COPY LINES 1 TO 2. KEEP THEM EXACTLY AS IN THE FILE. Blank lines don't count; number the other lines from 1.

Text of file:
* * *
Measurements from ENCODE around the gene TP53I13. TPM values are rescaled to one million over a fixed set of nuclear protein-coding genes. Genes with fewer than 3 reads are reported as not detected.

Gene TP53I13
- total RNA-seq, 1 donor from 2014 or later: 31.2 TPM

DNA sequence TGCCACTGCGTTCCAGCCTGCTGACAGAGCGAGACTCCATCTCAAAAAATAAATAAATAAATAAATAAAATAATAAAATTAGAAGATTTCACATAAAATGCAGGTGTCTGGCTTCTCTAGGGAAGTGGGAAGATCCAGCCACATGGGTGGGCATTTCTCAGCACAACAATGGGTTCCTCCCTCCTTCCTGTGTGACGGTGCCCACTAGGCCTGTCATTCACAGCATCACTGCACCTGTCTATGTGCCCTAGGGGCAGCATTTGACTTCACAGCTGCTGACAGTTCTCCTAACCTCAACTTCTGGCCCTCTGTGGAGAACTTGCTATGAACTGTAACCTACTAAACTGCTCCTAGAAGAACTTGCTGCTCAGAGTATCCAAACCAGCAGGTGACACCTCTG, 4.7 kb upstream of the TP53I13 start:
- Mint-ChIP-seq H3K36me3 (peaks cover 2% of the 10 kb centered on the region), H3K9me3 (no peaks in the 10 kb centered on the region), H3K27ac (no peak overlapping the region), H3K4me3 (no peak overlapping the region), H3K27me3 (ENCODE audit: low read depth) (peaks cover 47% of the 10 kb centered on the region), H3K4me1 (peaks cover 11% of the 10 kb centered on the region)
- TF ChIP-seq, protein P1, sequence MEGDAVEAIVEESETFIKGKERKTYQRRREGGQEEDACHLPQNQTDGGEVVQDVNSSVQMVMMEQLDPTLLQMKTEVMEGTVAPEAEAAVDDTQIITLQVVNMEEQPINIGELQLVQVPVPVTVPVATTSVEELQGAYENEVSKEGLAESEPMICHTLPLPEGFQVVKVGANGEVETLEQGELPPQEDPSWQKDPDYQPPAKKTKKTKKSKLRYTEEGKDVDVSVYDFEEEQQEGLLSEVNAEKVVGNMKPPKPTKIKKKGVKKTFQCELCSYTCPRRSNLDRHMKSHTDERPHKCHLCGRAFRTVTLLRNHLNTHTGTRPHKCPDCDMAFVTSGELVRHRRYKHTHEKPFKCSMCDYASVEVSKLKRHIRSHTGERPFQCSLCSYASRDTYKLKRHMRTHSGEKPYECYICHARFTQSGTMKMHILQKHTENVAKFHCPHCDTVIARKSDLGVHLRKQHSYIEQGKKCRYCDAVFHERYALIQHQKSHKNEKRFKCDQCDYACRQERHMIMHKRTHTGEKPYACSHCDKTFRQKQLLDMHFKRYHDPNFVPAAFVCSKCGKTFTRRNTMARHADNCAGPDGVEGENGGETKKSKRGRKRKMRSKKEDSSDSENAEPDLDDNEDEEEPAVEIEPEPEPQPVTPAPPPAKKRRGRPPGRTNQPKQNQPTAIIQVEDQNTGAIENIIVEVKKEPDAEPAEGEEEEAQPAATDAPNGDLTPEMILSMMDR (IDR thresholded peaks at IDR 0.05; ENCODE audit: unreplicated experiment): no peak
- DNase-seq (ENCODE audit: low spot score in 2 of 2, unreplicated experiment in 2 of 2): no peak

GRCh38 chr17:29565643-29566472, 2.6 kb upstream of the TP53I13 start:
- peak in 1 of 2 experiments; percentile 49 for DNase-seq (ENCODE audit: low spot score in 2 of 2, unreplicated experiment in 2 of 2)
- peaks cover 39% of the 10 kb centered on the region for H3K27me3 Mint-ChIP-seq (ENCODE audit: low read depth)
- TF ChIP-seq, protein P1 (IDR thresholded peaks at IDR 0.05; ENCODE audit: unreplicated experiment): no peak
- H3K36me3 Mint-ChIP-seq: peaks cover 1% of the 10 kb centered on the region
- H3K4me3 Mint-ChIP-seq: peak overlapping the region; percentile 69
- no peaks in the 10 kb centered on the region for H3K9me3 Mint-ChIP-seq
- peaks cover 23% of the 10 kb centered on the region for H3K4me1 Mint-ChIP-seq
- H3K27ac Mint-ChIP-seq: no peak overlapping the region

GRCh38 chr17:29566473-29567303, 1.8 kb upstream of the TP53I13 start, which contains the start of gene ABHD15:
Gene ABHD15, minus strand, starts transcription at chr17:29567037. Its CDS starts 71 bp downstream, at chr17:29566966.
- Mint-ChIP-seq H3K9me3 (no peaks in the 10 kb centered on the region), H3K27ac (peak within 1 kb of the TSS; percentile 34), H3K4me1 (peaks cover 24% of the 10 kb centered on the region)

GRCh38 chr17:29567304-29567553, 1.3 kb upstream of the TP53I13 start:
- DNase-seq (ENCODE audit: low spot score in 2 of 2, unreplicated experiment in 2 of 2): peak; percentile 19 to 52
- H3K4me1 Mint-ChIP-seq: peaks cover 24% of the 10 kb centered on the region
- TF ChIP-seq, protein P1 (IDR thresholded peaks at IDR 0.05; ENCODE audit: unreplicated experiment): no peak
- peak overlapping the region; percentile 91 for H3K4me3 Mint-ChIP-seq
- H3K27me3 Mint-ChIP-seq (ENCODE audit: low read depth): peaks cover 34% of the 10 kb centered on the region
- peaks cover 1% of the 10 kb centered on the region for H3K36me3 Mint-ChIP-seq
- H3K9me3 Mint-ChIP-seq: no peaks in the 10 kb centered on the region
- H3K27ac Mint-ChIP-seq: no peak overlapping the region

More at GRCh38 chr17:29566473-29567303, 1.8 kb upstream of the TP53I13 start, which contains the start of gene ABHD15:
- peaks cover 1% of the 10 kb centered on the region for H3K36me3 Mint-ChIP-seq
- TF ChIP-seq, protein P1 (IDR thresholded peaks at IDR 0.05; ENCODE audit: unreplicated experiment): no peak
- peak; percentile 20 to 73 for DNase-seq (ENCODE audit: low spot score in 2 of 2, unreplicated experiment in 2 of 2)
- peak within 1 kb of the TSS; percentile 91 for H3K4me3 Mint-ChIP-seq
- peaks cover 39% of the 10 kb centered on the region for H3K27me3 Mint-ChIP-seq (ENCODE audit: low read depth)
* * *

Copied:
Measurements from ENCODE around the gene TP53I13. TPM values are rescaled to one million over a fixed set of nuclear protein-coding genes. Genes with fewer than 3 reads are reported as not detected.

Gene TP53I13